Dual RS232 to USB Converter

Very simple, pendrive size, zero programming double RS232 via USB

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Today's PC's rarely have RS232 ports. If they do, they are most likely internal placed on the motherboards. Laptops only have them through docking stations.
Some companies on the market offer RS232 to USB adapters but they offer only one serial port in an acceptable price. This project contains an old FTDI chip (FT2232D), but thanks to its default config it doesnt need to be programmed and works as dual uart adapter right after its soldered on the board. Its also very size sufficient- it fits into laptops USB port even when theres a pendrive next to it.

The board contains minimum amount of elements only to get 2 uart ports running. The only signals connected are TX, RX and GND as the other old pins are never used these days anyways. This project is a great deal if one application uses more than 1 serial port (For example traces and bootloader).

Many different cables can be made for this board depending on the application, for example a standard DB9 male one.

In the future I am considering trimming it a bit:
- Getting rid of the USB A plug and create a USB plug shaped from PCB instead. That would also allow me to drop protection resistor and capacitor.
- Making the board more narrow and placing components on both side of the PCB.

The PCB is easily placable in a thermo-tube so no need for the casing.

2 boards were already soldered and tested. They work without any problems.

  • 1 × FT2232D Microprocessors, Microcontrollers, DSPs / USB Microcontrollers
  • 1 × MAX202 Application Specific ICs / Telecom ICs
  • 1 × USB A plug
  • 1 × Resistors and capacitors [0603]
  • 2 × MX-53261-0371 Molex connectors

View all 6 components

View project log

  • 1
    Step 1

    Firstly, solder the FT2232D chip as it is the hardest to assembly. Its pitch is very dense and if the board you are using has been made using HAL there might be to much solder on the pads. You might want to take it off.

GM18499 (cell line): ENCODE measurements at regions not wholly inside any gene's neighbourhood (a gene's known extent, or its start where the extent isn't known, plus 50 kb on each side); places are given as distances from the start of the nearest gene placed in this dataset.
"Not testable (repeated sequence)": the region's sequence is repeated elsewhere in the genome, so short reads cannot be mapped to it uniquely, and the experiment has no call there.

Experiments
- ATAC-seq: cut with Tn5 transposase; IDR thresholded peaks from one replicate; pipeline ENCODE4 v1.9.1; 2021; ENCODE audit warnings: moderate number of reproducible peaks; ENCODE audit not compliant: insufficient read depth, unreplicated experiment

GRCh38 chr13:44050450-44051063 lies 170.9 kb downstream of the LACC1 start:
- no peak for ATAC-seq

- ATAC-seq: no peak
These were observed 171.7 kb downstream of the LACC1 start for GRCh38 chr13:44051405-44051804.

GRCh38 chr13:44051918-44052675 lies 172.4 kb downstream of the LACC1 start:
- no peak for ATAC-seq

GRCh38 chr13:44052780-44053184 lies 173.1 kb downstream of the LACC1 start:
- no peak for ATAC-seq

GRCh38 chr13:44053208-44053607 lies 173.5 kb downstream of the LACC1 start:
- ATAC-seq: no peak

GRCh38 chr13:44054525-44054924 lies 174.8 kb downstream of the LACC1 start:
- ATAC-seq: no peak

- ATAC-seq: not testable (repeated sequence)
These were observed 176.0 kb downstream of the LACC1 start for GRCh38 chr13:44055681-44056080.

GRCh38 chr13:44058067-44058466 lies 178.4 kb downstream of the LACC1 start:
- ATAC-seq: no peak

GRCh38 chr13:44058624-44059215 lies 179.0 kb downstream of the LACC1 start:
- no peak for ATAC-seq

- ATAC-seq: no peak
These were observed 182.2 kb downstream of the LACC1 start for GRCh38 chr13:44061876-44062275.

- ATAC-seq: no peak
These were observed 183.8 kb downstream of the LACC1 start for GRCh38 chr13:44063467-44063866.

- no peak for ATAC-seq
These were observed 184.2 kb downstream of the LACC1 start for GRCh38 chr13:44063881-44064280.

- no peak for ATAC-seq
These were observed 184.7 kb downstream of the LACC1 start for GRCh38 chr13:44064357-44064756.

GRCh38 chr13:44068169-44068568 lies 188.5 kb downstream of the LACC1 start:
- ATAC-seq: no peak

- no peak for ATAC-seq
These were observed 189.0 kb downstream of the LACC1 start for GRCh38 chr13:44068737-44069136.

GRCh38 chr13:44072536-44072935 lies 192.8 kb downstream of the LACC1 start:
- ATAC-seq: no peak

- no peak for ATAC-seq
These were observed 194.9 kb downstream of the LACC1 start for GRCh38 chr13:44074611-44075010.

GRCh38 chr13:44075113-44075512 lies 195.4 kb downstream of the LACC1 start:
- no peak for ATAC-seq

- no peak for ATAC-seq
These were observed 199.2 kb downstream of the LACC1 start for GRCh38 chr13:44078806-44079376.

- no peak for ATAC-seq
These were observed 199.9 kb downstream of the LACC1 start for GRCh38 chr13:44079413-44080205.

• 2
    Step 2

    After that the passive components first, that is (mostly 0603) resistors and capacitors.

  • 3
    Step 3

    Solder MAX232, Oscillator and  connectors.

View all 3 instructions

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OneShot Willie wrote 02/09/2018 at 10:12 point

DTR and RTS stand for Data Terminal Ready, and Ready To Send. It's used to control the flow of data between two devices. Think of DTR as "hey I'm ready" and RTS as "Here it comes..." signals for serial communications. So if we were to think negatively, DTR is a hold off signal (wait a minute) and RTS is a busy signal.  Ifn I remember correctly, these signals were called flow control signals.

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Łukasz Przeniosło wrote 07/29/2014 at 05:39 point
Hi there,
I didnt know that is the way arduino bootloader works with the pc through RS232. Always thought it is based on timeouts, i have never used arduino software though. In my whole carrer i havent used those additiobal pins once, and I create loads of apps basing on serial communication, including bootloaders or loggers of any kind. You dont need those pins to printf() to console ;).

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Łukasz Przeniosło wrote 07/29/2014 at 05:41 point
But on the other side, those pins could be added if the board is rebuild a bit- it can still be space sufficient.

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kc8rwr wrote 07/25/2014 at 16:02 point
"The only signals connected are TX, RX and GND as the other old pins are never used these days anyways"


The DTR pin is very useful if you want to program an Arduino.
Both DTR and RTS are useful if you want to use a computer to turn something on/off. For example, they are both commonly used for switching a transmitter on/off for digital ham radio modes.

Maybe those are kind of special interest purposes but this is RTL-232 Serial. That IS a special interest purpose at this point! What else is it used for, really old printers?

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